Georgia

Georgia records 67% decline in prevalence of Hepatitis C over previous years

In Georgia, Deputy Health Minister Tamar Gabunia stated on Thursday, March 24, that the prevalence of Hepatitis C has declined by 67 per cent as compared to previous years.

Gabunia stated in her remarks that antiviral therapies for the Hepatitis C virus have resulted in a 97 per cent recovery rate among Georgians, which she described as “a direct indication” that the Hepatitis C Elimination Program has been “extremely effective” throughout the years.

Georgia initiated the Hepatitis C Elimination Programme back in 2015, collaborating with the American biopharmaceutical company Gilead.

Currently, about 77,000 people are enrolled in the programme.

Georgia is one of the countries with the highest hepatitis C prevalence. In 2015, around 150,000 Georgians, or 5.4 per cent of the country’s adult population, were infected with HCV. The majority of infections are among men between the ages of 30 and 60 years.

New infections continue to emerge, primarily among people who inject drugs (PWID); nonetheless, risky health practices such as failing to thoroughly screen all blood donors for hepatitis C and inadequate infection control in healthcare settings may continue to put some Georgians at risk.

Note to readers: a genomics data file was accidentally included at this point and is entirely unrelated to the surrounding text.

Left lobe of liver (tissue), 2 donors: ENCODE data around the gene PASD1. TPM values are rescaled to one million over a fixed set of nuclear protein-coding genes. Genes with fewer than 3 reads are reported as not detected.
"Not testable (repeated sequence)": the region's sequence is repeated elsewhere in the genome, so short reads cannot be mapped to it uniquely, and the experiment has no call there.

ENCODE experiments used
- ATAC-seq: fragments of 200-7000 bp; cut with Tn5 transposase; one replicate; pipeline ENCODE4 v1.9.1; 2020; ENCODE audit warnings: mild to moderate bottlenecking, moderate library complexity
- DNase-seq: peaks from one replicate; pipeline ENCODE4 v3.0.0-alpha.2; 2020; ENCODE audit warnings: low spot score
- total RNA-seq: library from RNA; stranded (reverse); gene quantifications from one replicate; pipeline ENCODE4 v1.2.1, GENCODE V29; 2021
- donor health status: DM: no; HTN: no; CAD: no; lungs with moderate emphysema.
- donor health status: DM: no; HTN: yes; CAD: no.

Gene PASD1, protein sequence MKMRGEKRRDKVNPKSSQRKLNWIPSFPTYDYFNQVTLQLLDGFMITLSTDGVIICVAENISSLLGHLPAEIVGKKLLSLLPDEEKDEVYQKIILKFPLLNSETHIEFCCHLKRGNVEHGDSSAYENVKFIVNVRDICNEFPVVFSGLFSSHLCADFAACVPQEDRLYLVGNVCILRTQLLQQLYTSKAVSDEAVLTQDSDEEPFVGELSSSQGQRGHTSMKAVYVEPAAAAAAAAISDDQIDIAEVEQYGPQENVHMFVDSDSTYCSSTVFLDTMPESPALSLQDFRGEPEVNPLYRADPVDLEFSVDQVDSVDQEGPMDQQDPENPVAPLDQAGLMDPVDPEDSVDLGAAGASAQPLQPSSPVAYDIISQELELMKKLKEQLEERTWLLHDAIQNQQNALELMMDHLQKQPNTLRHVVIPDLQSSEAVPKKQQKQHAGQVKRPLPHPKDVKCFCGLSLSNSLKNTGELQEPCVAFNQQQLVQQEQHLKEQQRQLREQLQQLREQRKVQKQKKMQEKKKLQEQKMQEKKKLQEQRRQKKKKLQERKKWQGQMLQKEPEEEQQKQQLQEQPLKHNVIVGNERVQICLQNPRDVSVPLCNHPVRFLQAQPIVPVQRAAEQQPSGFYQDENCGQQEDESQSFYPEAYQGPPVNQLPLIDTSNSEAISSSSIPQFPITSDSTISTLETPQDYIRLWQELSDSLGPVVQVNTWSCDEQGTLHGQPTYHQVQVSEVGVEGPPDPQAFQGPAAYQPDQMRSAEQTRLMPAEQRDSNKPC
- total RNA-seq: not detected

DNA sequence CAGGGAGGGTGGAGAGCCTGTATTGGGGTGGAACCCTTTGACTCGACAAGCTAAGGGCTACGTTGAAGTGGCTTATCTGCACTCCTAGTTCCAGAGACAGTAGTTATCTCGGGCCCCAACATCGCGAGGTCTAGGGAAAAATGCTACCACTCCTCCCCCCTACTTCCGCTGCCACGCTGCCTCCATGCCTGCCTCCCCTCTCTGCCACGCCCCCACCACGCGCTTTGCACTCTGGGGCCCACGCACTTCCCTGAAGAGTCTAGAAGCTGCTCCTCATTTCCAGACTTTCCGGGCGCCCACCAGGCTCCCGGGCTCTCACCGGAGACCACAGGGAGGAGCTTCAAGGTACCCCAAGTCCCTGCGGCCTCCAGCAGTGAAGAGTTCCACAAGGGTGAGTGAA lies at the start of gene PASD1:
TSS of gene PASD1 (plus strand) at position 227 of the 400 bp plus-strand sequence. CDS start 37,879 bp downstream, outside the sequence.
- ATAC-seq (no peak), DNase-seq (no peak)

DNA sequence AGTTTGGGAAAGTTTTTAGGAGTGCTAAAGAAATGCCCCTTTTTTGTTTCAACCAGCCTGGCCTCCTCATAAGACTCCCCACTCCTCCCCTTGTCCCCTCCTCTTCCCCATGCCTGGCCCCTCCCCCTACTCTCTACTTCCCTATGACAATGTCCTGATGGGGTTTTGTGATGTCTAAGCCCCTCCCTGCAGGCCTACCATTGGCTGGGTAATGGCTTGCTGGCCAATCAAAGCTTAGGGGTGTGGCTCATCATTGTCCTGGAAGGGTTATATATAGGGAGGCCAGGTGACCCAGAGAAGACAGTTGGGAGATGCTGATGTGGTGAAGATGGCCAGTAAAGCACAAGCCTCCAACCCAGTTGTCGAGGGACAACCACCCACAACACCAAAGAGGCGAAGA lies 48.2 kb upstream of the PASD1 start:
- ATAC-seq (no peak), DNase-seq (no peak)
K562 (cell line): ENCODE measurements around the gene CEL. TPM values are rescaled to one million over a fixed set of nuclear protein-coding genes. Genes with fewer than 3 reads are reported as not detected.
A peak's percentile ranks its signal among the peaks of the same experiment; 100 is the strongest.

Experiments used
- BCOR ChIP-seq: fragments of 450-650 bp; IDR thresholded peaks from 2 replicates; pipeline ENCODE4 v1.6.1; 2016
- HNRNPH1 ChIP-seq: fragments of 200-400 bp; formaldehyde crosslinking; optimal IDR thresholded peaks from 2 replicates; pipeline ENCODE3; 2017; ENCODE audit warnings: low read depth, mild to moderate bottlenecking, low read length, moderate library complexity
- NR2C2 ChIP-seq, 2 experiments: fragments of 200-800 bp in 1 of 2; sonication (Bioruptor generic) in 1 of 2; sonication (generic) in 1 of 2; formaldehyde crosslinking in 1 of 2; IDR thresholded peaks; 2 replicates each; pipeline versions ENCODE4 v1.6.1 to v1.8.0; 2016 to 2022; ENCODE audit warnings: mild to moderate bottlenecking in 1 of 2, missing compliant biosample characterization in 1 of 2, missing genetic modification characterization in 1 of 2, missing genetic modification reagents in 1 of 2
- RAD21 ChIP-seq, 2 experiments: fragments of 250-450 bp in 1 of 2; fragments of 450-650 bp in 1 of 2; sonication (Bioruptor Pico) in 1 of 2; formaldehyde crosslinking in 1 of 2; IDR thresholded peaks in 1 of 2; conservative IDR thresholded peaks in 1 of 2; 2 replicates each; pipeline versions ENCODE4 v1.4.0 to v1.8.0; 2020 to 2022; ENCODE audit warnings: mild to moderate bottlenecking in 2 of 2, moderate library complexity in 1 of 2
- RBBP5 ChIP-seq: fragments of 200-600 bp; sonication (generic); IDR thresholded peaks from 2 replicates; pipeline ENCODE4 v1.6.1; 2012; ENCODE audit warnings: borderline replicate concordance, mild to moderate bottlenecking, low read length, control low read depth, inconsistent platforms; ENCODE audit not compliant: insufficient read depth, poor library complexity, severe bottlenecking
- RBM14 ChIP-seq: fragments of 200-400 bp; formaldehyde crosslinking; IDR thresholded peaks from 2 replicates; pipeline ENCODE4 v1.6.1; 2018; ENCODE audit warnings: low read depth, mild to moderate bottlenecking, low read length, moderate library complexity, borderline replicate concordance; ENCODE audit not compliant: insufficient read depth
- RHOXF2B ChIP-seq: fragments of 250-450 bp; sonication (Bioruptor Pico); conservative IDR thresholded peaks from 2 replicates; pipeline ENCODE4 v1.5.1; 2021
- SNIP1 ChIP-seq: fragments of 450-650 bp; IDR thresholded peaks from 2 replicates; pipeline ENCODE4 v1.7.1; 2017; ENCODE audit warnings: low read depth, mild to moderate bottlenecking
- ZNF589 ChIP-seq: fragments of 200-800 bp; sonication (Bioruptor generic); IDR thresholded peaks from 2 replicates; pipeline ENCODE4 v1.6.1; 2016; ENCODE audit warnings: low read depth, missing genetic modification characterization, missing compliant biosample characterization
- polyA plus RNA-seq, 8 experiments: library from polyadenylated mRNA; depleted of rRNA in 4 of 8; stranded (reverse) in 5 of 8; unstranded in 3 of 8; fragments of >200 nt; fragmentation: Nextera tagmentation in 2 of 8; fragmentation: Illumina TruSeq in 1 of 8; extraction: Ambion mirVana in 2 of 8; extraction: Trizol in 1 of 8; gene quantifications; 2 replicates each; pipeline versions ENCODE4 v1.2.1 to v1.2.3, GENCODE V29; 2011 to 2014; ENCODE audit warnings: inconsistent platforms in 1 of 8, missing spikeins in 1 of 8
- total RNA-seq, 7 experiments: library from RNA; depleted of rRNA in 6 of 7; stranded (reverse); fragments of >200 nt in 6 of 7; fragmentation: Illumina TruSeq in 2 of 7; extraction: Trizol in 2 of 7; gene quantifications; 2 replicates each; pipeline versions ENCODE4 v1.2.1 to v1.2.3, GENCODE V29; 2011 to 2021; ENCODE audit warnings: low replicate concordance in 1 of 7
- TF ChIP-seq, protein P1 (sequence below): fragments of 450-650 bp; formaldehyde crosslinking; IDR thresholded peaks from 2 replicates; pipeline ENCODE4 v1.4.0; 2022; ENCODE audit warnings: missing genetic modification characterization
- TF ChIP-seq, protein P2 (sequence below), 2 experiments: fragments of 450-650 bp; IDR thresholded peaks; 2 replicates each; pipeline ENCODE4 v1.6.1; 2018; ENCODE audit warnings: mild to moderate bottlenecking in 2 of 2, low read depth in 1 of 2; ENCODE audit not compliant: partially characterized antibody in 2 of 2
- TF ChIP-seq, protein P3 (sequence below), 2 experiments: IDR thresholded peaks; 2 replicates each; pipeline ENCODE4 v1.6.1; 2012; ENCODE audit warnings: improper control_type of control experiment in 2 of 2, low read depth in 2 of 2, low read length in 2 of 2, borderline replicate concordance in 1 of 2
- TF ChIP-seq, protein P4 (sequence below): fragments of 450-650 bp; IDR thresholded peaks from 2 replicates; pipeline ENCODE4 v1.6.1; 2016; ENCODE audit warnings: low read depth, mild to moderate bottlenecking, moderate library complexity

Georgia has received technical assistance from the Centers for Disease Control and Prevention (CDC) to help them achieve many strategic goals defined in the Strategic Plan for the Elimination of Hepatitis C Virus in Georgia. 

These six strategies include:

a) advocating for hepatitis C-related resource mobilisation through advocacy, education, and partnerships;

b) preventing HCV transmission;

c) identifying HCV-infected individuals;

d) improving hepatitis C laboratory diagnostics; 

e) providing hepatitis C care and treatment; and 

f) improving hepatitis C surveillance.

Georgia has put in place a variety of programmes and policies, identified problems and solutions for overcoming a barrier, and invested the resources necessary to keep moving forward toward its elimination targets. More than 36,000 patients living with hepatitis C had been cured in Georgia as of April 2019.

What is Hepatitis C?

Hepatitis C is an infection caused by a virus that attacks the liver and leads to inflammation. The disease is spread by contaminated blood by sharing needles or by unsterile tattoo equipment. The majority of persons show no signs or symptoms. Those who do experience symptoms may experience weariness, nausea, loss of appetite, and skin and eye yellowing. Antiviral medicine is used to treat hepatitis C. Newer treatments can help some patients get rid of the virus.

 

Zurab Kvaratskhelia

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